Kawaiahaʻo Church (or Ka wai a Haʻo) is a historic Congregational church located in Downtown Honolulu on the Hawaiian Island of Oʻahu. At one time the national church of the Hawaiian Kingdom and chapel of the royal family, Kawaiahaʻo Church is popularly known as Hawaiʻi's Westminster Abbey. It is one of the oldest standing Christian places of worship in Hawaiʻi, although four thatched churches stood at or near the present site before construction of the stone church. It is designated as a National Historic Landmark on the National Register of Historic Places. For full article, click here.
Hilo High School is a public, co-educational high school of the Hawaii State Department of Education, and serves grades nine through twelve. Established in 1906, its first class graduated in 1909. Hilo High School is near the Wailuku River in Hawaii County on the Big Island of Hawaii. It is situated at 556 Waianuenue Avenue on across the street from Hilo Intermediate School, one of its two feeder schools, the other being Kalanianaole Intermediate School. Hilo's symbol and mascot is the Viking and its school colors are blue and gold. Hilo High School is the oldest outer-island high school and second-oldest public high school in the state, following McKinley, founded in 1865. Hilo High School celebrated its centennial during Homecoming of 2006. For the full article, click here.
Kīlauea Lighthouse is located in Kīlauea on the island of Kauaʻi, Hawaiʻi in the Kīlauea Point National Wildlife Refuge.
Kīlauea Point, a narrow, lava peninsula protruding from the northern shore of Kauaʻi, was purchased from the Kīlauea Sugar Plantation Company in 1909 "for the consideration of one dollar". Before construction could begin, a method for delivering supplies to the point had to be developed. Due to the lack of good roads in the area, the decision was made to bring the materials in by sea.
The lighthouse tender Kukui would anchor offshore and then dispatch small boats laden with supplies to a cove near the point. Since there was no beach, the boats would anchor to cleats cemented into the lava rocks at the point. A boom derrick, constructed on a ledge ninety feet above the water, would pluck the supplies from the boats and place them on a loading platform 110 feet above the water. For the full article, click here.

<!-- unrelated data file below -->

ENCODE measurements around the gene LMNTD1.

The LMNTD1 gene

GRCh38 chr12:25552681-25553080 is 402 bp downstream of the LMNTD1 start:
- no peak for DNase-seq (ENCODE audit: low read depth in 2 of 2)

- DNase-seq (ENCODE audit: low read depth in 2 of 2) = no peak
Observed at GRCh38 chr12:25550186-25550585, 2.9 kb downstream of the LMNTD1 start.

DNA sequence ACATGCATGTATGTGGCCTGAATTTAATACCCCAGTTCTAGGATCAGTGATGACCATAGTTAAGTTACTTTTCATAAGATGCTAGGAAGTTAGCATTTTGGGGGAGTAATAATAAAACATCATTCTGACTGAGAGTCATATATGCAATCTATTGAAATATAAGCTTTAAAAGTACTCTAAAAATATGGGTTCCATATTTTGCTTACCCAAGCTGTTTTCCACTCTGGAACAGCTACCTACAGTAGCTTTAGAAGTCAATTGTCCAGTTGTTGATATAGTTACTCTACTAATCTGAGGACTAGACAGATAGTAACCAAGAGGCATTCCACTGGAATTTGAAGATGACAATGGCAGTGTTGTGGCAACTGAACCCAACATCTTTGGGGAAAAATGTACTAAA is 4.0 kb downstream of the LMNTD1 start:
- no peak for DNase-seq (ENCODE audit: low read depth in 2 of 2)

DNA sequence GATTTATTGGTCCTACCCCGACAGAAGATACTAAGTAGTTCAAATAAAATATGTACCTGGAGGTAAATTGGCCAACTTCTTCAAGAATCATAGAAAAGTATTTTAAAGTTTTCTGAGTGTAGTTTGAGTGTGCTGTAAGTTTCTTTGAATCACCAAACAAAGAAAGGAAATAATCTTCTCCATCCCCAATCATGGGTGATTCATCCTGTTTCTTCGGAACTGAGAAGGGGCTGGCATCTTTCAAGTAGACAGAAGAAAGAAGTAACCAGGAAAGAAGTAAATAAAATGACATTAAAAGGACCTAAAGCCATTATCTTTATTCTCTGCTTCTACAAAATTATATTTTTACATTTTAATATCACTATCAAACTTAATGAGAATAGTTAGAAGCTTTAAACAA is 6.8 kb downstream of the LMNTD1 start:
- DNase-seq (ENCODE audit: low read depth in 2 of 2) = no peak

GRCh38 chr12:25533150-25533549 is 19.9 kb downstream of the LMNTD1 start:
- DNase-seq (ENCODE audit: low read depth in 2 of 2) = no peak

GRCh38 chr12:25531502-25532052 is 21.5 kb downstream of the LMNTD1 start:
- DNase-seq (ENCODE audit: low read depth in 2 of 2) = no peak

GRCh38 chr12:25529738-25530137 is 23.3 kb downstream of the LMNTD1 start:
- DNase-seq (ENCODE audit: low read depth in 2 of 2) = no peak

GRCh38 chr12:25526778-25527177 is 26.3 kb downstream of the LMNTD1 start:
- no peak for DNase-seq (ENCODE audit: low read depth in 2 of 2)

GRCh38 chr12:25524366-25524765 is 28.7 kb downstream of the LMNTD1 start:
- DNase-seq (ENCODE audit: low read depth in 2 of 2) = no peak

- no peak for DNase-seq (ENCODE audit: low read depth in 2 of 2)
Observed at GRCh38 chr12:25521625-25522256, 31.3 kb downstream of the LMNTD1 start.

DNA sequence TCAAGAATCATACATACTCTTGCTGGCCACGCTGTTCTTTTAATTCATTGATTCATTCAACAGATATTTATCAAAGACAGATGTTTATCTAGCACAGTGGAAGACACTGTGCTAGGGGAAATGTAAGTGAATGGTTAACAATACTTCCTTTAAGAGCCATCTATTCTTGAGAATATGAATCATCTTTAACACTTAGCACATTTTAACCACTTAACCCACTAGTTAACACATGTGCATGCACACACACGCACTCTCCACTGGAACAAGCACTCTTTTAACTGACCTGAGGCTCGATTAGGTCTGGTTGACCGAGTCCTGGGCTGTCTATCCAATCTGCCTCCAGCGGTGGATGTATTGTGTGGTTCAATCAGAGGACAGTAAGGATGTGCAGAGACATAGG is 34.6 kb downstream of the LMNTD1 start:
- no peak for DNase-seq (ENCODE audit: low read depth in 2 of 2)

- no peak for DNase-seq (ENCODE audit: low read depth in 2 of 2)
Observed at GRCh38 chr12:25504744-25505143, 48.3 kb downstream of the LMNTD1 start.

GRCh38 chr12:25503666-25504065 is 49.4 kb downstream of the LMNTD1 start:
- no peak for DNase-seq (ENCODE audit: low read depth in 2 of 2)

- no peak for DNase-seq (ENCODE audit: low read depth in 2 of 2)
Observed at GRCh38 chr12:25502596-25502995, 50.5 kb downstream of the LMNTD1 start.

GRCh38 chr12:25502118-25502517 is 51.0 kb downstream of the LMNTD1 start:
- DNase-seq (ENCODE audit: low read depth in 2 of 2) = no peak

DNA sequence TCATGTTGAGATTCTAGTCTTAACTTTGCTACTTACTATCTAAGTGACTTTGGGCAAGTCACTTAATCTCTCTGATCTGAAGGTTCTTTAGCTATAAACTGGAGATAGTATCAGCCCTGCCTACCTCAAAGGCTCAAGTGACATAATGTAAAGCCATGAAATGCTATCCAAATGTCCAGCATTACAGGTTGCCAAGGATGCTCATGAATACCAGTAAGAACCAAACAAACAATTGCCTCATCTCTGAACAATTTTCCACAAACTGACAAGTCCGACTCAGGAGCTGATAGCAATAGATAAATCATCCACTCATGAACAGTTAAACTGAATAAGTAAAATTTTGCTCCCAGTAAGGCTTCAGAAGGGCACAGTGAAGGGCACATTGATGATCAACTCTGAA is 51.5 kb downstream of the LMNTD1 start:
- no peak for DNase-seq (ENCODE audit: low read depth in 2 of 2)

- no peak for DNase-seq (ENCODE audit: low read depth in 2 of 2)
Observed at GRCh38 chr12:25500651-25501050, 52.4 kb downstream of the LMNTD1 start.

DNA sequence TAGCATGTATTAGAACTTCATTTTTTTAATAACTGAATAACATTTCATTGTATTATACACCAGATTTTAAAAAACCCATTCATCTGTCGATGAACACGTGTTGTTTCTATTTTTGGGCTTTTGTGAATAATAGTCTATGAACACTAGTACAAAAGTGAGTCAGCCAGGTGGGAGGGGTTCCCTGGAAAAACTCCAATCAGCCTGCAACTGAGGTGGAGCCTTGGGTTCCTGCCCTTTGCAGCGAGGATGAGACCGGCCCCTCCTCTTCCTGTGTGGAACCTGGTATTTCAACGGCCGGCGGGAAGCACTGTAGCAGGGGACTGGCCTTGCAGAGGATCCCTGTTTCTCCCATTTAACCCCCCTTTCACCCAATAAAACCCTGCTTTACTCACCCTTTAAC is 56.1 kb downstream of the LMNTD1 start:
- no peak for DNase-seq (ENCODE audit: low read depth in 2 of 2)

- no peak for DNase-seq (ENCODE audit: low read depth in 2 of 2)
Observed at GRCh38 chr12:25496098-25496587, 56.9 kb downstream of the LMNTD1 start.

The Bernice Pauahi Bishop Museum, designated the Hawai'i State Museum of Natural and Cultural History, is a museum of history and science in the historic Kalihi district of Honolulu on the Hawaiian island of Oʻahu. Founded in 1889, it is the largest museum in Hawaiʻi and is home to the world's largest collection of Polynesian cultural and scientific artifacts. Besides the comprehensive exhibits of Hawaiiana, the Bishop Museum has an extensive entomological collection of over 13.5 million specimens, third largest collection in the United States.
Charles Reed Bishop, Hawaiʻi philanthropist and co-founder of Kamehameha Schools and First Hawaiian Bank, built the museum in memory of his late wife Bernice Pauahi Bishop. She was the last direct descendant princess of the Kamehameha Dynasty that ruled over the Kingdom of Hawaiʻi since 1810. Bishop had originally intended the museum to house family heirlooms passed down to him through the royal lineage of his wife. For the full article, click here.
Satellite view of Hawaiʻ
The Island of Hawaiʻi (called the Big Island or Hawaiʻi Island) is a volcanic island in the Pacific Ocean and one of the eight main islands that compose the U.S. state of Hawaiʻi. With an area of 4,028 square miles (10,432 km²), it is the largest island in the United States and the 76th largest island in the world. Larger than all of the other Hawaiian Islands combined, Hawaiʻi is said to have been named for Hawaiʻiloa, the legendary Polynesian navigator who first discovered it. However, other accounts attribute the name to the legendary land or realm of Hawaiki, a place from which the Polynesians originated, the place where they go in the afterlife, the realm of the gods.
For the full article, click here.
Satellite image of Lānaʻ
Lānaʻi is the sixth-largest of the Hawaiian Islands. It is also known as the Pineapple Island because of its past as an island-wide pineapple plantation. The only town is Lānaʻi City, a small settlement. The island is somewhat comma-shaped, with a width of 18 miles (29 km) in the longest direction. The land area is 140.5 square miles (364 km²), making it the 42nd largest island in the United States. It is separated from the island of Molokaʻi by the Kalohi Channel to the north, and from Maui by the ʻAuʻau Channel to the east. The United States Census Bureau defines Lānaʻi as Census Tract 316 of Maui County. Its total population was 3,193 as of the 2000 census. Many of the islands landmarks and sites are located off of dirt roads where four wheel drive is required. For the full article, click here.